Baltimore, DOJ consent decree negotiations to miss target date
Negotiations between Baltimore and the U.S. Department of Justice over a package of sweeping police reforms will not conclude next week as both sides had hoped, city officials said Friday.
Both sides had set an ambitious, selfimposed deadline of Nov. 1 for concluding negotiations over a formal consent decree outlining the reforms.
On Friday, Mayor Stephanie Rawlings- Blake called the deadline “aspirational in nature” and said the negotiations are continuing.
“As part of the process, the City and DOJ have actively encouraged and received feedback from a wide array of community members, civic leaders, and law enforcement organizations throughout the city in order to find solutions that will create lasting reform within the Baltimore Police Department,” Rawlings-Blake said in a statement. “The City continues to negotiate collaboratively and in good faith to reach a long-term resolution with the Department of Justice that serves the best interests of the citizens of Baltimore.”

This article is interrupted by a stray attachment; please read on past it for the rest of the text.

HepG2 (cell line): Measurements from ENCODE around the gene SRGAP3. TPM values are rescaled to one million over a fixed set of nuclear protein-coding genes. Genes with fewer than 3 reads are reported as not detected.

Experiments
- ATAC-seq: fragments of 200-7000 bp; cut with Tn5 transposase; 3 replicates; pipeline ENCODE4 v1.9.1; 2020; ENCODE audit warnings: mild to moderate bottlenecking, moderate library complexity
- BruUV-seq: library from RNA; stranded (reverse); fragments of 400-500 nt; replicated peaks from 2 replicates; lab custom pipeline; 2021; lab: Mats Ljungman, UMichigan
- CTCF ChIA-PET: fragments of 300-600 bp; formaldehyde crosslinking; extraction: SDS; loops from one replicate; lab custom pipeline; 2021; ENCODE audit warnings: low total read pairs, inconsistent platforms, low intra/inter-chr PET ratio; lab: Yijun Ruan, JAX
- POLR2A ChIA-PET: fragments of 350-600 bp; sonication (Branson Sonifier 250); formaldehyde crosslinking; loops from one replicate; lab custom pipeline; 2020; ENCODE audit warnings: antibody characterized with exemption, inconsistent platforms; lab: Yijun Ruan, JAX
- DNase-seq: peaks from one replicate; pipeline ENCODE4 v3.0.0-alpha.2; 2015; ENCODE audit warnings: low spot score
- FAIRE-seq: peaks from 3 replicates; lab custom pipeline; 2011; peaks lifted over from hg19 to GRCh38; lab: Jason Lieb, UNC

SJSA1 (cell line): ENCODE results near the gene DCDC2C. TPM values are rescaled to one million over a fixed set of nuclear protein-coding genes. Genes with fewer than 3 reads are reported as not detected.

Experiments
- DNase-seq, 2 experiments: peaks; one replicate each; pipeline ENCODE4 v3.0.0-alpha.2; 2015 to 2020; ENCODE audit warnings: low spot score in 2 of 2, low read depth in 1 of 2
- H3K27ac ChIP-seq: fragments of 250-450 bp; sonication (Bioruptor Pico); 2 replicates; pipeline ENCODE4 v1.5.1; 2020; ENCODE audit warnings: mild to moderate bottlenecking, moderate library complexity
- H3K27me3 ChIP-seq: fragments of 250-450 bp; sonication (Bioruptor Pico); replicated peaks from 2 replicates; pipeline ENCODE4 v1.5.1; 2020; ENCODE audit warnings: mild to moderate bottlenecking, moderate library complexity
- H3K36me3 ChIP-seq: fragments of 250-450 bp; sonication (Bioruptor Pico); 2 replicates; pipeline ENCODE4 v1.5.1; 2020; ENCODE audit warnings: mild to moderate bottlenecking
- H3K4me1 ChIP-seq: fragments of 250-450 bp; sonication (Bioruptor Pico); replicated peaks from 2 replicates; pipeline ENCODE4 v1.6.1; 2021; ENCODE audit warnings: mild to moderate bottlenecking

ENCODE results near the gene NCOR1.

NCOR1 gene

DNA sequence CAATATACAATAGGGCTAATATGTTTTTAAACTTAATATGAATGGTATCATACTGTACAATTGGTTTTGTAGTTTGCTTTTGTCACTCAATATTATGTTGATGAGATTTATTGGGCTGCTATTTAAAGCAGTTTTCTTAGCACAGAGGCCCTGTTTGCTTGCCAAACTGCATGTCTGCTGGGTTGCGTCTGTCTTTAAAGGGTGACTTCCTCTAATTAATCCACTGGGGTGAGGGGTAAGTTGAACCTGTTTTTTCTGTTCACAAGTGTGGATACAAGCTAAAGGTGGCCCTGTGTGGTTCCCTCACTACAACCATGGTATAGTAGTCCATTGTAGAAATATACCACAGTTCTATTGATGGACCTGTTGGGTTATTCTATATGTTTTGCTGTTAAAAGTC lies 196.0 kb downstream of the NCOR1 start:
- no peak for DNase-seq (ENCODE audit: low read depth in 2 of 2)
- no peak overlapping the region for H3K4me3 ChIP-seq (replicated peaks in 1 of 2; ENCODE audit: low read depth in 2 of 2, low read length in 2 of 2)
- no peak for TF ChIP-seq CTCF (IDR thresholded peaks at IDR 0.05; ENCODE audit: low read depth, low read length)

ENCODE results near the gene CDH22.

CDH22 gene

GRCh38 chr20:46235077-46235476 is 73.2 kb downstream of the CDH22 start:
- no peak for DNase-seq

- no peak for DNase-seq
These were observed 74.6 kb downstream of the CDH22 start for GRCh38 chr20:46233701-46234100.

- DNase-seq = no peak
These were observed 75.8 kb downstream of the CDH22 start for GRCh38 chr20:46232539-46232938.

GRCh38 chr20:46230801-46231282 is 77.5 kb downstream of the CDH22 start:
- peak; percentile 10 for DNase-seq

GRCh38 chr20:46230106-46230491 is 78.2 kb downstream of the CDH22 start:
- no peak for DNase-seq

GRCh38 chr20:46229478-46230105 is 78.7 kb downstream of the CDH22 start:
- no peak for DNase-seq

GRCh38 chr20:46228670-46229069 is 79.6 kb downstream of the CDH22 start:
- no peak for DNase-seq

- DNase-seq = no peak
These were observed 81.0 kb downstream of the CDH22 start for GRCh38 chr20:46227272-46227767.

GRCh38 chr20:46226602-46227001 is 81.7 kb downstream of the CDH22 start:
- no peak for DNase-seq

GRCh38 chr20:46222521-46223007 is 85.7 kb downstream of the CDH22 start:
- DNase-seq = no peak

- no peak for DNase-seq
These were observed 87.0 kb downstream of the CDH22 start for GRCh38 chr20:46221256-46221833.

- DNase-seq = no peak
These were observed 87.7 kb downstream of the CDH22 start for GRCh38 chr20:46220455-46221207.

Anthony McCarthy, a spokesman for the mayor, said she remains “hopeful that this can be done by the end of her term,” which concludes in early December.
At the same time, McCarthy said, the negotiations “are meticulous and each fine point is worthy of every consideration,” and Rawlings-Blake “believes that the citizens and the Baltimore Police Department deserve [to have] this consent decree ... done right.”
T.J. Smith, a police spokesman, referred all questions to the mayor’s office. Vanita Gupta, head of the Justice Department’s Civil Rights Division, said in a statement that her staff “understand the importance of moving forward ... as quickly as possible.”
Once attorneys for the city and the Justice Department reach an agreement, it will go before the City Council. A federal monitor will then be selected to oversee the city’s compliance with the decree.